"If the goal of planning is to prevent weight gain in an individual with specified characteristics, the appropriate EER equation could be used to derive the aver- age energy expenditure for the individual, and then subtract an amount equal to two times the SD. This would lead to an intake that would be expected to fall below the actual energy requirements of all but 2.5 per- cent of the individuals with similar characteristics. Using the above example for the 33-year-old, low-active woman, the energy requirement would be 2,028 – (2 × 160) kcal, or 1,708 kcal. This intake would prevent weight gain in almost all individuals with similar characteristics. Of course, this level of intake would lead to weight loss in most of these individuals."

Method I says to start with the amount recommended by the EER formula, monitor a person's weight, and adjust the calorie intake accordingly if weight is not maintained. Method II says to set the calorie intake so low that you overcome the "spread" (or imprecision) of the estimate and increase the probability of avoid weight gain or inducing weight loss.

Method I addresses weight maintenance rather than weight loss, but one could modify the suggestion to say, "If weight loss is not achieved, then adjust the energy provided down." In other words, if you're not losing weight, trying eating less. In fact, if the purpose is solely to lose weight, that adaptive strategy should work from any starting calorie intake -- not just from the EER estimate.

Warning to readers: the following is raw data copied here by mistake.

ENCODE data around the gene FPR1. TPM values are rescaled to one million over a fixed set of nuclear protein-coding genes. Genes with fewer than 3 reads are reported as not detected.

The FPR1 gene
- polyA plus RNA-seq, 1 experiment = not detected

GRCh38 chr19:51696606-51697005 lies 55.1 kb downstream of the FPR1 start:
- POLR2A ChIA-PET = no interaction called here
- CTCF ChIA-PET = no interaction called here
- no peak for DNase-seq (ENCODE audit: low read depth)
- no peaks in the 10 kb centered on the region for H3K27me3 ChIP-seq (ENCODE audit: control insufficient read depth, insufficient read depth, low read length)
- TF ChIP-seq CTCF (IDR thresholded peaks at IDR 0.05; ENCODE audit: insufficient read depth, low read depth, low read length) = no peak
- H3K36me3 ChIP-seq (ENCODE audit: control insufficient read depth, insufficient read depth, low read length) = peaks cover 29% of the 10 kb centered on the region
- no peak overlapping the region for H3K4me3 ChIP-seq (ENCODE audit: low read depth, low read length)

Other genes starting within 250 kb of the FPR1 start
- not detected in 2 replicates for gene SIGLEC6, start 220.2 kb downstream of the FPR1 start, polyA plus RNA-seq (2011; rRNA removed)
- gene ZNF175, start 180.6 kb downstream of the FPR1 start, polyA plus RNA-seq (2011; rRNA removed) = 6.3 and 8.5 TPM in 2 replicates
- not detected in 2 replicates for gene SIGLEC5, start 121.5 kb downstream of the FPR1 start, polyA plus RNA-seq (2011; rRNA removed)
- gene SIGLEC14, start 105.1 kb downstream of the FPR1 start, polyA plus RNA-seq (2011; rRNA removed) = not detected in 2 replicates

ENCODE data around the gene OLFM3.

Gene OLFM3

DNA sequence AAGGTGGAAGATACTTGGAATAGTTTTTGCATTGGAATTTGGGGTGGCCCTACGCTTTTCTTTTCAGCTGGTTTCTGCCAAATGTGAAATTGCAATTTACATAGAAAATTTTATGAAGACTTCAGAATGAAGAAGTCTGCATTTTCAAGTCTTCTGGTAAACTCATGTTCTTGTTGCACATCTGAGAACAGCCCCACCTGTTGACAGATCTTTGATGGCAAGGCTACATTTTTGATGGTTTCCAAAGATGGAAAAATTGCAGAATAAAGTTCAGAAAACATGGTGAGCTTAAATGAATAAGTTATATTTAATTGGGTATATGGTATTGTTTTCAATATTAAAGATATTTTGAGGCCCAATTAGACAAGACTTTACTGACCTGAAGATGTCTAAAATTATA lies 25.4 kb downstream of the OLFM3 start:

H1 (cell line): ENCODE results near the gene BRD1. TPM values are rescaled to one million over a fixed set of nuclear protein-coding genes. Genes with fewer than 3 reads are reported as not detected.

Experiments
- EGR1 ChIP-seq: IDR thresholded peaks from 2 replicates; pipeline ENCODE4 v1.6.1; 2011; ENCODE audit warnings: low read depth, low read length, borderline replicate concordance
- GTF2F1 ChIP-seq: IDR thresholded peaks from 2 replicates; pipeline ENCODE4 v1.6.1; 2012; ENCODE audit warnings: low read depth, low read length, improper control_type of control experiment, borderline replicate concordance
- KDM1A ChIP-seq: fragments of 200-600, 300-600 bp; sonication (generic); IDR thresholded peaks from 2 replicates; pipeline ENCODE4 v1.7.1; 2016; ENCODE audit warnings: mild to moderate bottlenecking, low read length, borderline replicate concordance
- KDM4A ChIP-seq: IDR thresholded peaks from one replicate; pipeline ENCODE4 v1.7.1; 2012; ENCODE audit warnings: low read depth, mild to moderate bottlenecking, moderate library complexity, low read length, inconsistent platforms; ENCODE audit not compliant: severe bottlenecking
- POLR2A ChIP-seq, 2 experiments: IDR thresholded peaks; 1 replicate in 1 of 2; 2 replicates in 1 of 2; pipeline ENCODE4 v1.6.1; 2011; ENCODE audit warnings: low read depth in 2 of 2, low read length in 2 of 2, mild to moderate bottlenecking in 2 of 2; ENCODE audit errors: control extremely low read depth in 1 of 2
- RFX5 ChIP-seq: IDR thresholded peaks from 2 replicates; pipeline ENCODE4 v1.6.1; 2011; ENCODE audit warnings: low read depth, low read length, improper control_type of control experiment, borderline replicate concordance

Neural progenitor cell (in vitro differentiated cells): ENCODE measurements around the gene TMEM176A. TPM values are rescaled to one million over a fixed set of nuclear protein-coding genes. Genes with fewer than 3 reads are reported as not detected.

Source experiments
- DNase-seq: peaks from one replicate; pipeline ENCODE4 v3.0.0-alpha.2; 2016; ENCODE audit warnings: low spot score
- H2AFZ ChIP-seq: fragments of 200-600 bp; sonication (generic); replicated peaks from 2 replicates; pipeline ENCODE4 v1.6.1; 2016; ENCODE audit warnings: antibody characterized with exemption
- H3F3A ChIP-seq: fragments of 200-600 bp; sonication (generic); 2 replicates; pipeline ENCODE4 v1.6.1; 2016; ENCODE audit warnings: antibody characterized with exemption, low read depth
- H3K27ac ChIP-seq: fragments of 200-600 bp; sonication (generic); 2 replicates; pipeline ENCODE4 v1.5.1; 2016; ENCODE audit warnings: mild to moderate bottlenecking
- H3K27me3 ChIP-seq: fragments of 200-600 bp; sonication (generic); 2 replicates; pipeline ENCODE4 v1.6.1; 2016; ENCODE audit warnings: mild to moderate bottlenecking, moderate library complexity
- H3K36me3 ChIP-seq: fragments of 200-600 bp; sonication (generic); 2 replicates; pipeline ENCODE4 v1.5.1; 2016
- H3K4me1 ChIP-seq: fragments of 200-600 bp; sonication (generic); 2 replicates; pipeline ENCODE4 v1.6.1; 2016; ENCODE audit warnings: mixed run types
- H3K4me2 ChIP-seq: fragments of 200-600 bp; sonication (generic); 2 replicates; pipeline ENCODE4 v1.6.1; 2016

Pertinacity adopts Method I with the modification for weight loss just described. Additionally, Pertinacity uses as a starting point (instead of the EER formula) a measurement of your current caloric intake. In short, it says, "Try eating less than you have been and see if you lose weight." And it keeps saying that every day.

Specifically, Pertinacity recommends a maximum of one fist-size portion (FSP) reduction in your calorie intake relative to your current level of intake. Based on the data collected from Amazon's Mechanical Turk (see previous blog post for a description of the data), this reduction should be equivalent to 11% on average, and about 6%-13% for most people. Since the recommended limit on FSP is always based on the trailing two weeks of measurements this number will change slowly. (It won't decrease by 11% every day, for example. It'll start at an 11%-ish reduction then when you are successful at eating at the reduced level for a couple of weeks it'll make another reduction. The process is gradual.)

Notice that using this moving average method for recommending a limit on intake obviates the need to explicitly model calories in terms of FSP. That process would require more data from the user, so it represents another simplification and, thus, another improvement in ease-of-use. Additionally, due to the use of this method, Pertinacity does not need to collect data on activity or the other user characteristics needed to estimate required energy intake.

To deal with biases in calorie counting systems and avoid having to model calories in terms of FSP, Pertinacity employs a dynamic algorithm that works like this: Reduce your FSP intake and that will reduce your calorie intake which will, in turn, reduce your weight.

Conclusion

Calorie counting systems have several biases embedded in them, including (i) statistical error in the EER estimate of calories required (+/- 200 Calories), (ii) underreporting calories consumed (400-500 Calories), and (iii) overreporting of activity. Nevertheless, the systems work for their users, in part, because of the use of a bias-defeating method like (I) dynamically decreasing the calorie intake recommendation until the desired result is achieved, or (II) recommending a large, static, change in calorie intake.

Pertinacity uses a gradual, dynamically-changing limit on the number of fist-sized portions the user may consume. This makes the system accurate and simplifies it dramatically.